These 3 Painfully Obvious Mistakes Are 401(k) Killers | Smart Switch: Personal Finance


Access to a 401(k) can be a boon for workers saving for retirement, but it’s important to remember that this account is just a tool. If you want to get the most out of it, you have to learn how it works in order to use it correctly. Not understanding your 401(k), or any retirement account for that matter, can lead to costly mistakes, like the three described below.

1. Skipping a 401(k) match

Whenever possible, claim your 401(k) match your top priority. Try to contribute at least enough to the account to get its full match each year. If you don’t, you’re giving up a bonus that could be worth a few thousand dollars today and possibly tens of thousands or more by the time you’re ready to retire.

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Check with your company’s human resources department if you’re not sure if they offer a match or how their matching formula works. Most employers offer a match of $0.50 per dollar or dollar for dollar up to a certain percentage of your income. That means that for every dollar you put into your 401(k), your employer will contribute $0.50 to $1.00 on your behalf until you reach the limit. In other words, you can enjoy an instant 50% to 100% return on a portion of your 401(k) contributions.

You should also inquire about your 401(k) Award Schedule If you haven’t been with the company long. This determines when you are eligible to keep your employer matching funds if you leave the company. Ideally, you can hold out until you’re fully invested so you don’t lose any of your match.

2. Pay high investment fees

All investments charge fees, although not everyone realizes this, because the money comes directly out of your 401(k) each year. There’s no way to avoid fees entirely, but you can keep your costs down by choosing your investments carefully.

Most companies offer their employees a choice of several mutual funds, and these have expense ratios, or annual fees expressed as a percentage of your assets. If you’re paying a 1% expense ratio, that means you’re paying the mutual fund company 1% of all the money you’ve invested in the fund each year. That’s just $1 if you have $100 invested in the fund. But if you have $100,000, you’re paying $1,000 per year.

You should try not to exceed a 1% expense ratio whenever possible, but you may not always have a choice. You are limited to the investment options provided by your employer, and they may not always be the most affordable.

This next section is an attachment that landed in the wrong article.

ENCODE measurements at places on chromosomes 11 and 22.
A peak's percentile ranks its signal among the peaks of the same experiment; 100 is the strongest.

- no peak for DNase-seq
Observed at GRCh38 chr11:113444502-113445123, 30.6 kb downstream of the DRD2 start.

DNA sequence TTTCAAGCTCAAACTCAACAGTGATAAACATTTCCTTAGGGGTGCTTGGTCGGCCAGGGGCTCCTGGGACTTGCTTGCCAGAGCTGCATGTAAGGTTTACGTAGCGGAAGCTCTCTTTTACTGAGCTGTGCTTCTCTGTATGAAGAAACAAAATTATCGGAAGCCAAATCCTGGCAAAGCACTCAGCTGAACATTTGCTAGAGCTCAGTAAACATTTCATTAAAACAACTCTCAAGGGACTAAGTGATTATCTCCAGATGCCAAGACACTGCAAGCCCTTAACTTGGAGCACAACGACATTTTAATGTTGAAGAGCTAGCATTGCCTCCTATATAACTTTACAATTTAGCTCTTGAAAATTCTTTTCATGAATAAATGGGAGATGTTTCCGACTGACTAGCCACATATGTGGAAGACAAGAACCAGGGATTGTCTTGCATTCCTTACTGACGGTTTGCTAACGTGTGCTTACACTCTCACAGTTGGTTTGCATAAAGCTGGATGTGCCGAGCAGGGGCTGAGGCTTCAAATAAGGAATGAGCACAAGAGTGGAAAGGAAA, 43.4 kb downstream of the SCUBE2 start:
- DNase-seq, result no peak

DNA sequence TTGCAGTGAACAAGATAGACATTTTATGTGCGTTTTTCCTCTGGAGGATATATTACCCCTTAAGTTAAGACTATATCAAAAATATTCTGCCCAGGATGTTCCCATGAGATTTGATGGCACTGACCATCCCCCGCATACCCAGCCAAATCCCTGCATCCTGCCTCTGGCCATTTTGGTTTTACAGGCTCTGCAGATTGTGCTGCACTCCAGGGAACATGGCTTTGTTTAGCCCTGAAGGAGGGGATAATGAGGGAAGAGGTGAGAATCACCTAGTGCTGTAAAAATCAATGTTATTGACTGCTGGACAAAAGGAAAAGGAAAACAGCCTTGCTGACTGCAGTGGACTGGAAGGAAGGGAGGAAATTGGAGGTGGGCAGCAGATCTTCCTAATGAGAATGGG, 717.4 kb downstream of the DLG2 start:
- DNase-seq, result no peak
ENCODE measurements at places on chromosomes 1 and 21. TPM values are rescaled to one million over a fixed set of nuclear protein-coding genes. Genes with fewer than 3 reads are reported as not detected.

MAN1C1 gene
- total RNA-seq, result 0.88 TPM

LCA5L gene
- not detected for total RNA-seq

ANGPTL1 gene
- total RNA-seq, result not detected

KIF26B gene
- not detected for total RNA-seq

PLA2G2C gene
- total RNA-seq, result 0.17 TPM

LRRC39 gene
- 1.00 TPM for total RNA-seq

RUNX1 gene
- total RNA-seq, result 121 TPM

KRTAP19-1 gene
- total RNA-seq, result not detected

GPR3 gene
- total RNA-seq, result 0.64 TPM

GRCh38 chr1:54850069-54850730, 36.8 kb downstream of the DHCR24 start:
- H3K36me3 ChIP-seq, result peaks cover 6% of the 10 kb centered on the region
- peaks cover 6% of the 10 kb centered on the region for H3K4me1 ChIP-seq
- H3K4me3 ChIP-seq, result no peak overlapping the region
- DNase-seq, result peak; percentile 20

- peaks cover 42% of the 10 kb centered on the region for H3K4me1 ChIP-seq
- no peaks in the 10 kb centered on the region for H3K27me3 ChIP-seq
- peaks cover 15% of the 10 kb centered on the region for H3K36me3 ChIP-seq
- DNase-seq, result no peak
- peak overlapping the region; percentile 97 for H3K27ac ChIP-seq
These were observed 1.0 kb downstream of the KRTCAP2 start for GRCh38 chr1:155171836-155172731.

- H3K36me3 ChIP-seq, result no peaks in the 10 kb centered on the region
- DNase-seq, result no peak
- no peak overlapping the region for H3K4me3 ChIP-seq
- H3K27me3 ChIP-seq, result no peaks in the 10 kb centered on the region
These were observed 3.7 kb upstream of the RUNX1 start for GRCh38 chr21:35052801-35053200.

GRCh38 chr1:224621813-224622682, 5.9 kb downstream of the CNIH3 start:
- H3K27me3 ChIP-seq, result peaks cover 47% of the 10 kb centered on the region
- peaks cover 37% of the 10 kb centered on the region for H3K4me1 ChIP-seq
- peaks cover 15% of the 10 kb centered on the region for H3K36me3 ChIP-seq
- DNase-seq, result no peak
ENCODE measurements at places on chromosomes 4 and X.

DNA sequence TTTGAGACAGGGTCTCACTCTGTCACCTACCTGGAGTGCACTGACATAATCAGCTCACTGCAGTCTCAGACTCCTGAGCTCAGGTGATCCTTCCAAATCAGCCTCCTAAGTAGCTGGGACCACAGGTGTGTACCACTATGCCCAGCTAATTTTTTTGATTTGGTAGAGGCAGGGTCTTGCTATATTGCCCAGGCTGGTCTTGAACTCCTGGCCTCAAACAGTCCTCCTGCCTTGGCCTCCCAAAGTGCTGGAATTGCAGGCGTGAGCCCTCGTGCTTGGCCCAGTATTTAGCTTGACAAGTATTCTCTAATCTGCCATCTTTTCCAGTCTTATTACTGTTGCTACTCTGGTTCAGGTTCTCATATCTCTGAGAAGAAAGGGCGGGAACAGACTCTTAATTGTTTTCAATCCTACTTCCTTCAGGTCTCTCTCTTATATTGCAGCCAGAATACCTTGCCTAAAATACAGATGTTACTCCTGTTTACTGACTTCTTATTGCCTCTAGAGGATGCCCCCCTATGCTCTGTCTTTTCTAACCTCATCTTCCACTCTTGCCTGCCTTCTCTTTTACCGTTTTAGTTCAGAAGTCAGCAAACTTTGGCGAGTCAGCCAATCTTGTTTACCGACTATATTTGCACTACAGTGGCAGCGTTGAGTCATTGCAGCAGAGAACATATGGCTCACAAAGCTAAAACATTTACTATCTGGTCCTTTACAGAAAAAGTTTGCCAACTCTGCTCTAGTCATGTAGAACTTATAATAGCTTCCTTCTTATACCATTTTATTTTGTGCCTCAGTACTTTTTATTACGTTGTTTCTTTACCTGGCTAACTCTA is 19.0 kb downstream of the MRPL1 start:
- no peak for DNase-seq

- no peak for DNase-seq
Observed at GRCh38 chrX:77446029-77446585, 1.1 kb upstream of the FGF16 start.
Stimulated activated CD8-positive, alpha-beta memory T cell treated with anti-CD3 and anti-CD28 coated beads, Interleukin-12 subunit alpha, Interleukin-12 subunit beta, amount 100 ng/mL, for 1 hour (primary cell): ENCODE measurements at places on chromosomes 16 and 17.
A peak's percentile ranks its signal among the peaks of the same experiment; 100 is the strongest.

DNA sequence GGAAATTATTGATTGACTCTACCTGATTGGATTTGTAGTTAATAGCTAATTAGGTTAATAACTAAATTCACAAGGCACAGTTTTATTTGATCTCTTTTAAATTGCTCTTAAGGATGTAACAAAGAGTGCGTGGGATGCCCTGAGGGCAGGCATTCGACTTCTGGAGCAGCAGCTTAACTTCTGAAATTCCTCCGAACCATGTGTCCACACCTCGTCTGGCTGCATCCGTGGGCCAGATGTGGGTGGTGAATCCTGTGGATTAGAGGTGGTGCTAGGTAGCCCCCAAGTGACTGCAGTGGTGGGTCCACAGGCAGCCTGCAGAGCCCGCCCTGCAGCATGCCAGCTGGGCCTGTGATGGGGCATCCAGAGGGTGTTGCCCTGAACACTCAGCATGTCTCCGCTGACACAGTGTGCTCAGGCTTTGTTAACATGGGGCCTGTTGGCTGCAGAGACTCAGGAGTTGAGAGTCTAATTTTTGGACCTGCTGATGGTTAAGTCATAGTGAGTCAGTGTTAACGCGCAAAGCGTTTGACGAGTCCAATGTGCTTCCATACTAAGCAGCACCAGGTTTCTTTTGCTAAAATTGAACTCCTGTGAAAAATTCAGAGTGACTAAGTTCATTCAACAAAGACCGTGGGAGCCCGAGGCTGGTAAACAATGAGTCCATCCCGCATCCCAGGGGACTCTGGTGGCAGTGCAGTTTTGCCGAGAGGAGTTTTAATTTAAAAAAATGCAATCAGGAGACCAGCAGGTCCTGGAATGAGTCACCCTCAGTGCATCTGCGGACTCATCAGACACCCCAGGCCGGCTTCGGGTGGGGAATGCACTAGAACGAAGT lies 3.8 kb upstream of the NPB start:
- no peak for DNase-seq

If your employer doesn’t offer an investment option that’s right for you, you can talk to them and see if they’ll add some more low-cost options, like index fundsbut they are not required to do so.

Your other option is to skip your 401(k) altogether and invest in a GO TO, which gives you greater freedom to invest in what you want. But if you go this route, remember to max out 401(k) matching contributions first. You can then switch to your IRA and even return to your 401(k) if you reach your IRA maximum for the year.

3. Take a 401(k) loan

Loan from your 401(k) It may not be as bad as making an early withdrawal, but it’s still something to avoid when possible. Doing this will slow the growth of his savings, forcing him to save even more each month in the future to retire when he originally planned.

Explore other alternatives before taking money out of your 401(k). If you’re thinking of buying a home or car, consider a mortgage or car loan. You could also search a personal loan to finance other types of purchases or to help you pay off high-interest debt. Another option is to just wait and save what you need.

If you have to borrow from your 401(k), try to withdraw as little as possible. Check with your plan administrator for your loan repayment due date, and make sure you pay it all off by that date. If you don’t, the government will treat the outstanding balance as a distribution and you’ll pay taxes on it, plus an early withdrawal penalty if you’re under age 59½.

When thinking about your 401(k), it’s crucial to take a long-term view. A decision like skipping a 401(k) match or taking out a loan may not seem like a big deal right now, but you’ll feel the consequences of these moves more in a few decades than you do now. Learning about your 401(k) and making decisions with your long-term goals in mind can make your 401(k) one of the best tools in your retirement arsenal.

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